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Samsung denies it is failing Nvidia's tests for HBM chips

Samsung denies it is failing Nvidia's tests for HBM chips
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Image: Samsung

Samsung on Friday denied a report that claimed its high-bandwidth memory (HBM) chips were failing to pass Nvidia’s tests due to heating and power consumption issues.

The South Korean tech giant was responding to a Reuters report earlier in the day, citing unnamed sources, that alleged Samsung failed to get approval in its latest test results in April for its HBM3E chips by the US GPU giant to use with their AI processors. The South Korean tech giant has been testing its HBM3 and HBM3E with Nvidia since last year, the report said.

Also: Samsung replaces chip boss amid concern over leadership position

Samsung, without naming Nvidia, in a statement said that its tests with various global partners to supply HBM were “proceeding smoothly.” The company was “running various tests to strictly verify the quality and performance of the HBM chips,” Samsung added.

HBM3E is the latest generation of HBM, a chip that stacks multiple DRAM dies vertically to reduce space and power consumption while offering high bandwidth that allows them to process large amounts of data. Because of this, they are considered a must with AI processors such as H100, B100, and H200 launched by Nvidia. They are what double data rate (DDR) DRAMs were to CPUs in PCs and low-power double data rate (LPDDR) DRAMs to application processors in smartphones for AI processing.

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Reuter‘s report comes at a sensitive time for Samsung, the world’s largest memory maker, as it has been falling behind its domestic rival SK Hynix in supplying HBM to the market currently dominated by Nvidia.

Any quality tests by clients taking months is not uncommon in the chip industry, where a new chip will start development usually two years in advance before it rolls out commercially. Back and forth with a client over varying test results is also not uncommon.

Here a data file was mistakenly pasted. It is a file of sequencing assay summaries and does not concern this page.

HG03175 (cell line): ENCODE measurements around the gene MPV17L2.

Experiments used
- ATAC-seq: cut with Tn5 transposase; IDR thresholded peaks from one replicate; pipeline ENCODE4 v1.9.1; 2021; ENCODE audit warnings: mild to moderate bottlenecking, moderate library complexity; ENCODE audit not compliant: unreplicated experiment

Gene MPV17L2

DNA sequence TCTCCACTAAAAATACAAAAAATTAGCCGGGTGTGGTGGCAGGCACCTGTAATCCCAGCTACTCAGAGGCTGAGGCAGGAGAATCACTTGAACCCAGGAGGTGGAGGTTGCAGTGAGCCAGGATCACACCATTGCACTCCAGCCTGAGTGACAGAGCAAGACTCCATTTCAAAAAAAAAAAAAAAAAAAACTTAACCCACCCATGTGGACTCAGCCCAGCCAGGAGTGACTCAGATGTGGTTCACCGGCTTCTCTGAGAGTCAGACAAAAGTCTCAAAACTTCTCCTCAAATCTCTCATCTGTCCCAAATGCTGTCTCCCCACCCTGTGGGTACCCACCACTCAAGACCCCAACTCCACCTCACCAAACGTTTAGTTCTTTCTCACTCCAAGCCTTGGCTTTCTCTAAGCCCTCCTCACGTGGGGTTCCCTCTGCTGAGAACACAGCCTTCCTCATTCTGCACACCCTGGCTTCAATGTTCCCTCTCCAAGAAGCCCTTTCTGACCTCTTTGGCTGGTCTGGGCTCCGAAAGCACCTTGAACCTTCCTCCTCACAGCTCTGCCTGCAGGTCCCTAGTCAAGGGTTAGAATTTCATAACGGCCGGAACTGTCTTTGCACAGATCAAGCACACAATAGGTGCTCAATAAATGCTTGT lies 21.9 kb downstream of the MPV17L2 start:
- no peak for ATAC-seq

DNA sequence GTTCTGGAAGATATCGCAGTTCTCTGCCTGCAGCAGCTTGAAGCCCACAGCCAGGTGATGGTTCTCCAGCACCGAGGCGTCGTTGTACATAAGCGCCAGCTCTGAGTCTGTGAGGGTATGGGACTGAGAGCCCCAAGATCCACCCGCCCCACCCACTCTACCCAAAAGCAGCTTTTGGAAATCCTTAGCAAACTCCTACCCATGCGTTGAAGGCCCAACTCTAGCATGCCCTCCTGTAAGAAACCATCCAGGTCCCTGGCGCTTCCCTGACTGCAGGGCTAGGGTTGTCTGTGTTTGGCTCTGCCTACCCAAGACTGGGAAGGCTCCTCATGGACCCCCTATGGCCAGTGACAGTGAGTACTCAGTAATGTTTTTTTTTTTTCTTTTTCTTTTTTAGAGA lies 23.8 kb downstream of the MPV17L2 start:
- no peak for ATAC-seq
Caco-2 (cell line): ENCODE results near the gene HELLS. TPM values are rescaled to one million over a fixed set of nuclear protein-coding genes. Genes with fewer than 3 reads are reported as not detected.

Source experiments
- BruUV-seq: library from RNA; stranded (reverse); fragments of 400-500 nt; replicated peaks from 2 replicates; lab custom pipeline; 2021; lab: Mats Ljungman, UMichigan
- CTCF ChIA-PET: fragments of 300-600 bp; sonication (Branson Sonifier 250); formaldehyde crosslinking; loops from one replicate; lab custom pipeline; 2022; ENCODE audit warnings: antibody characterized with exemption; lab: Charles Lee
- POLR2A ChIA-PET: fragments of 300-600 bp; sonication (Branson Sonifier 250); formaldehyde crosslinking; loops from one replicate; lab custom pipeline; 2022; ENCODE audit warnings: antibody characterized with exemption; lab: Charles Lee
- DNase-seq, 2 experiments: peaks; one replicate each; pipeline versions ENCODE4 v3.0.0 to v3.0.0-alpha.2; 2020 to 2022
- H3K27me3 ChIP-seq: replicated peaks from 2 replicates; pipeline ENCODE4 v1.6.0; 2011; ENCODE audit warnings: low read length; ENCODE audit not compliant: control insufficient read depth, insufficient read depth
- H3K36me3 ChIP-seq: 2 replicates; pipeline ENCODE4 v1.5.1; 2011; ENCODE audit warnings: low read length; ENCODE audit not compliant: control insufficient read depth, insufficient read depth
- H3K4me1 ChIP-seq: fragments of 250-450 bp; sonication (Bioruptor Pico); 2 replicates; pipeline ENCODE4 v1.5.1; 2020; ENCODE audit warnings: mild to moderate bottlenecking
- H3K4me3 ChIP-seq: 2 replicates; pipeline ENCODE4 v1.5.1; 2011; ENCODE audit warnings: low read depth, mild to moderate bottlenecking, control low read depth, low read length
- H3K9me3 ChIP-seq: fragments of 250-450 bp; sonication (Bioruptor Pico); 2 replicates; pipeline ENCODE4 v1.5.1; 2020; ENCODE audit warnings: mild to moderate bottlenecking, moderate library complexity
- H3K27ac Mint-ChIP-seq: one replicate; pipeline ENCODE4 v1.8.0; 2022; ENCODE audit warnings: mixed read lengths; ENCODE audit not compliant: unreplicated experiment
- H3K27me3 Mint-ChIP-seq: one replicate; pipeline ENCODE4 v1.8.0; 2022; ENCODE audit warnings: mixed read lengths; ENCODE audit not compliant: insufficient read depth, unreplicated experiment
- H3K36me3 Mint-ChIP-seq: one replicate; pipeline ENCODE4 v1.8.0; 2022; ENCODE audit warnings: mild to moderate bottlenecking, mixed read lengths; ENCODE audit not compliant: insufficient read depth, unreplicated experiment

However, just a few days earlier this week, the South Korean tech giant announced that it replaced its chip division head to overcome what it called a “semiconductor crisis”. The highly unusual move was considered a response to its failure to take the lead in the HBM space that is rapidly growing from the AI boom. In other words, the claims of test failures come at a critical juncture when Samsung looks considerably vulnerable.

Samsung cannot miss out on the US GPU maker as a customer in the AI space. On Wednesday, Nvidia said it saw revenue jump 260% from a year earlier in its latest fiscal quarter from February to April, thanks to high demand for its AI processors from cloud service providers. According to analyst firm TrendForce, Nvidia has an 80% market share in the AI processor market.

Also: Samsung expects AI to drive sales of chips and smartphones in 2024

SK Hynix, meanwhile, is effectively the exclusive supplier of HBMs to Nvidia at the current time and has a huge lead. The South Korean memory maker, which already has its HBM3E approved, said earlier this month that its capacity for HBM chips for this year has already been sold out.  

While Samsung is a leader in other products such as smartphones and TVs, memory chips are considered the backbone that made the company the global brand it is today and its pride. Whether it can maintain its leadership in the AI era will be revealed in the coming months.

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